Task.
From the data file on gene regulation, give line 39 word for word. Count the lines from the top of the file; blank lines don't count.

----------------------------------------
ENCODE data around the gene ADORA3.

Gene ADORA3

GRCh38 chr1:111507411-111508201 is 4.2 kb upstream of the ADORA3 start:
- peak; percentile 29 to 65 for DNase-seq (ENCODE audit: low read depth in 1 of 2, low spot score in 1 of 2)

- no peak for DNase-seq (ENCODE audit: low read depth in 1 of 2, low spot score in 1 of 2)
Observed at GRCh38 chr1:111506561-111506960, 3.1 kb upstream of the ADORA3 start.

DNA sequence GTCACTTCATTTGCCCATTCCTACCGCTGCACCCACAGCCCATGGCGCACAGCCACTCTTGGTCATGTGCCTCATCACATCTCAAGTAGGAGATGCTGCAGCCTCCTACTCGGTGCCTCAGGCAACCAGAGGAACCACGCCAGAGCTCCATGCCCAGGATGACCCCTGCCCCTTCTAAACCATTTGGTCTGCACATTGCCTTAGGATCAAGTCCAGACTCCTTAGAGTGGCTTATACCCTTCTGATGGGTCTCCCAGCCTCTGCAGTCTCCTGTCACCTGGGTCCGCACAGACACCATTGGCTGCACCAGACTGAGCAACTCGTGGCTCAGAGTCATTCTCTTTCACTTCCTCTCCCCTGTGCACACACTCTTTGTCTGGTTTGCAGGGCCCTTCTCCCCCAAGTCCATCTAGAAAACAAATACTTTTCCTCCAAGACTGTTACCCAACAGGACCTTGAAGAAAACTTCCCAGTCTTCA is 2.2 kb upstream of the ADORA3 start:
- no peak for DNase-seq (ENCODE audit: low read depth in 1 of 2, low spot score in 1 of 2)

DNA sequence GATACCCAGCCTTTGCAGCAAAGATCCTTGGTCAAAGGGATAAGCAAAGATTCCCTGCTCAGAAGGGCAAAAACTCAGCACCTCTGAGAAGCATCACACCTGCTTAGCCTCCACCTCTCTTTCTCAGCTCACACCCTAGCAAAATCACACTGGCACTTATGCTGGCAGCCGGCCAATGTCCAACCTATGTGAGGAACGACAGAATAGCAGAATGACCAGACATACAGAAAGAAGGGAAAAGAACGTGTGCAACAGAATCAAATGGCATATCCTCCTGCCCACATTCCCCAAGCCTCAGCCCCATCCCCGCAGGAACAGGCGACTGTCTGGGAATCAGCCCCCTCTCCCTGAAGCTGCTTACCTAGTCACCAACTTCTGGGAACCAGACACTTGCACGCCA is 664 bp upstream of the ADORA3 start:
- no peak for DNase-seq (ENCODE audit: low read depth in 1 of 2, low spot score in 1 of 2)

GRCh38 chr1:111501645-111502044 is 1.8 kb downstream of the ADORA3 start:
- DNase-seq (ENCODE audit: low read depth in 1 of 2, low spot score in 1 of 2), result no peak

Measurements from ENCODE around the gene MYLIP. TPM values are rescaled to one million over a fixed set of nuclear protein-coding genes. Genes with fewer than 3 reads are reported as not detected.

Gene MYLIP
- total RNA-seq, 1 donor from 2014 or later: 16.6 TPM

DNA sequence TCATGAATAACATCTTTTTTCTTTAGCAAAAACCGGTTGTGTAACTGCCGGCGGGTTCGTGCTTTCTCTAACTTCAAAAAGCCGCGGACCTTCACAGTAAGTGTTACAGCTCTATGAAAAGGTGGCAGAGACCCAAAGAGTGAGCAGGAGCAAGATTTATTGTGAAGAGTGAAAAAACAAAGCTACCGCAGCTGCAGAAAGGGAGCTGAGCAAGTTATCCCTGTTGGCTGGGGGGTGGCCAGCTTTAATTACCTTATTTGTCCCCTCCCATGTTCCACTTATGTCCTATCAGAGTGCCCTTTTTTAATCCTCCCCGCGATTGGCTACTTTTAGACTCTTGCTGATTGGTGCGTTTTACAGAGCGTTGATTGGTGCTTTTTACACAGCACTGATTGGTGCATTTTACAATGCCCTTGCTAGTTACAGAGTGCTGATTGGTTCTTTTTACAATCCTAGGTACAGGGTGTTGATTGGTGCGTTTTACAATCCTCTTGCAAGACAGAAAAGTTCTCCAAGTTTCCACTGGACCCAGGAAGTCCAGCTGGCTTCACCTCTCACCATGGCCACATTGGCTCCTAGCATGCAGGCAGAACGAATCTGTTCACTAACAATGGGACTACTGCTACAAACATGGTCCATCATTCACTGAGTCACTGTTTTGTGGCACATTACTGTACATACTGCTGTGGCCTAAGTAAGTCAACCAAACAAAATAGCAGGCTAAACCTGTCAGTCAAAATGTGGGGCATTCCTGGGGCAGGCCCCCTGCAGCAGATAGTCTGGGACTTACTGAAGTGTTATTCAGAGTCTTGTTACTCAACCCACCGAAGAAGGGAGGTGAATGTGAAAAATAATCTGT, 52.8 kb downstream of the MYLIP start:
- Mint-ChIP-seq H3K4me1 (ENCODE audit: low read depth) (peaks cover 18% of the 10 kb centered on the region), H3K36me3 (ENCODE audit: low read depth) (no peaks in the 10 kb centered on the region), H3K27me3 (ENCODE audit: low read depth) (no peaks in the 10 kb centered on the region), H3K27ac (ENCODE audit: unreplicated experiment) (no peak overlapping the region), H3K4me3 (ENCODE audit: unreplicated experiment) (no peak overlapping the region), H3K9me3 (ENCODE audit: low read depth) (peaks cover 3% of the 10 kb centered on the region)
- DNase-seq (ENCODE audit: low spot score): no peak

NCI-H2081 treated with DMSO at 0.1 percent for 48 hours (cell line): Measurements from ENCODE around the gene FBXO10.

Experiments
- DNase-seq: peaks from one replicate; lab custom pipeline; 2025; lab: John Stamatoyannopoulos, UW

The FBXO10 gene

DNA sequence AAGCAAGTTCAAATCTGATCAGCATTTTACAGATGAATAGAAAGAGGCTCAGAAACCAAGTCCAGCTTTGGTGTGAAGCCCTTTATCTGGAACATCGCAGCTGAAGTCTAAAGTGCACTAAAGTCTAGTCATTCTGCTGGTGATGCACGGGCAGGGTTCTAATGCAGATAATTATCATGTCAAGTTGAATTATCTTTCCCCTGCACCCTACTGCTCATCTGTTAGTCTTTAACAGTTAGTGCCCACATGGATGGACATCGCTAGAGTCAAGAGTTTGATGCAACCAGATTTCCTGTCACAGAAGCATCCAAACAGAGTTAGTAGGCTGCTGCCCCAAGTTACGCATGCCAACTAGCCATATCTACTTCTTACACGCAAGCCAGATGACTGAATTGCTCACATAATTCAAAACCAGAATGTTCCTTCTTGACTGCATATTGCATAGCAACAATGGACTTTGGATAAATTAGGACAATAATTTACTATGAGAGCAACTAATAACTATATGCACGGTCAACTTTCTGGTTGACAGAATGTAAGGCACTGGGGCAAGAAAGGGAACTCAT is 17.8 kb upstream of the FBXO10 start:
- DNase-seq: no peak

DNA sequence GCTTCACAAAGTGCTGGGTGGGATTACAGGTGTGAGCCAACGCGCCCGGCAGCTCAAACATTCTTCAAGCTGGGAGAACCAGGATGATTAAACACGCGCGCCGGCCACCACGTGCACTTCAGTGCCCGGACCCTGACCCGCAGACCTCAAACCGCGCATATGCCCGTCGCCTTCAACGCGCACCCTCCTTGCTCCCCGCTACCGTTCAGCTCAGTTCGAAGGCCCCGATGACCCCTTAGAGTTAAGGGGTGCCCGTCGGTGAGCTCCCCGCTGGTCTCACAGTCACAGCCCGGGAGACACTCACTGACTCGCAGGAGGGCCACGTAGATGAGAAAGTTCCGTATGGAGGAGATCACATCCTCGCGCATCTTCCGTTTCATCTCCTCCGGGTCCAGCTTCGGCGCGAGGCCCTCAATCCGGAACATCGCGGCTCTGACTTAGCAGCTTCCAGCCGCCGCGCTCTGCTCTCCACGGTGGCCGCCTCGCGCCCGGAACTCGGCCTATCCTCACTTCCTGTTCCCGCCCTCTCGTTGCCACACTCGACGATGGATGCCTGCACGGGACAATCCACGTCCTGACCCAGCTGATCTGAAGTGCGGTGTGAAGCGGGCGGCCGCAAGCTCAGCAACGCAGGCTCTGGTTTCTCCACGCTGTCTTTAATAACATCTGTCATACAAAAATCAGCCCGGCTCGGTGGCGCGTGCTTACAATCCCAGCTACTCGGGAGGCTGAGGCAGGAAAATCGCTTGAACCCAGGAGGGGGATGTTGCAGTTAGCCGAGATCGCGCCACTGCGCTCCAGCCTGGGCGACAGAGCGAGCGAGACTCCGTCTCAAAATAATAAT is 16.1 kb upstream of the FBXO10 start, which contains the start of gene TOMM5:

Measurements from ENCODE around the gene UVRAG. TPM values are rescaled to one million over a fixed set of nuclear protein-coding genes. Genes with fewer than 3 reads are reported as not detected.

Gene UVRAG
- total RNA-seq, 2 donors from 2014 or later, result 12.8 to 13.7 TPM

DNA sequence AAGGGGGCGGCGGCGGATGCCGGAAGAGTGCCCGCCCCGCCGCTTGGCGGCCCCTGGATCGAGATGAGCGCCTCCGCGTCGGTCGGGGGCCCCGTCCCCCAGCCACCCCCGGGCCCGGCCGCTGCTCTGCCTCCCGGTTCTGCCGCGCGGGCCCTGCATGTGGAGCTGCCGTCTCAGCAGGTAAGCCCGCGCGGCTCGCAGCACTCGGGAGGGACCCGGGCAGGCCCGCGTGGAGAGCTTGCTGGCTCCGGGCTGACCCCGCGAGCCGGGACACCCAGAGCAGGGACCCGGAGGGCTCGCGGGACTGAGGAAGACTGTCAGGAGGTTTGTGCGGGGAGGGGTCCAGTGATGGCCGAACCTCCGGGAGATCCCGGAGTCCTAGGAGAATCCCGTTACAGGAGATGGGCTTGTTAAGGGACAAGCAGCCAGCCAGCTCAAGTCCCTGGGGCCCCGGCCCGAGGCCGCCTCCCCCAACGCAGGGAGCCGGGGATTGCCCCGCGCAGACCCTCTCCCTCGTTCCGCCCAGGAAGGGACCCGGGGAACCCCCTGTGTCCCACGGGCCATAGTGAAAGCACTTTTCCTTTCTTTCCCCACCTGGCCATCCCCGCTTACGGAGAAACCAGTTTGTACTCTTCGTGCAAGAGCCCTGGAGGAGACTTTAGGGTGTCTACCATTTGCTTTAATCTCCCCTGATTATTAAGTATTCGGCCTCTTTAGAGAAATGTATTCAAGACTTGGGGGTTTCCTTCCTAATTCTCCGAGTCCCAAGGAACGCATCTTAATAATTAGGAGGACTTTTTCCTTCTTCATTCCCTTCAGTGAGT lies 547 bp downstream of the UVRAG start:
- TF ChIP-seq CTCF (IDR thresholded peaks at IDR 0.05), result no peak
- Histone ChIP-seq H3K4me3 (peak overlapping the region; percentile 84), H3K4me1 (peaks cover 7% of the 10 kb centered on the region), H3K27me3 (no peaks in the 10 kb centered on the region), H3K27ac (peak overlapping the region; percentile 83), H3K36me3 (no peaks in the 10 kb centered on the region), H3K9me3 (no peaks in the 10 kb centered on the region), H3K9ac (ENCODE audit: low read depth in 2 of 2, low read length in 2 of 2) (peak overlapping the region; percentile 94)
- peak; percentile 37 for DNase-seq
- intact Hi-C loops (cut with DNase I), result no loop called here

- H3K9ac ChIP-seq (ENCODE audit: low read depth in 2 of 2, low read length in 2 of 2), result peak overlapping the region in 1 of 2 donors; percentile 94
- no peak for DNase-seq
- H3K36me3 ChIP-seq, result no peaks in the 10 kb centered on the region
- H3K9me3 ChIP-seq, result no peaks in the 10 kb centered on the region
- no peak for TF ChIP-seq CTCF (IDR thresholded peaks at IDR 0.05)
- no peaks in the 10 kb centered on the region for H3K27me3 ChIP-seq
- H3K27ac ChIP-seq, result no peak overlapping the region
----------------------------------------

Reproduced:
- no peaks in the 10 kb centered on the region for H3K27me3 ChIP-seq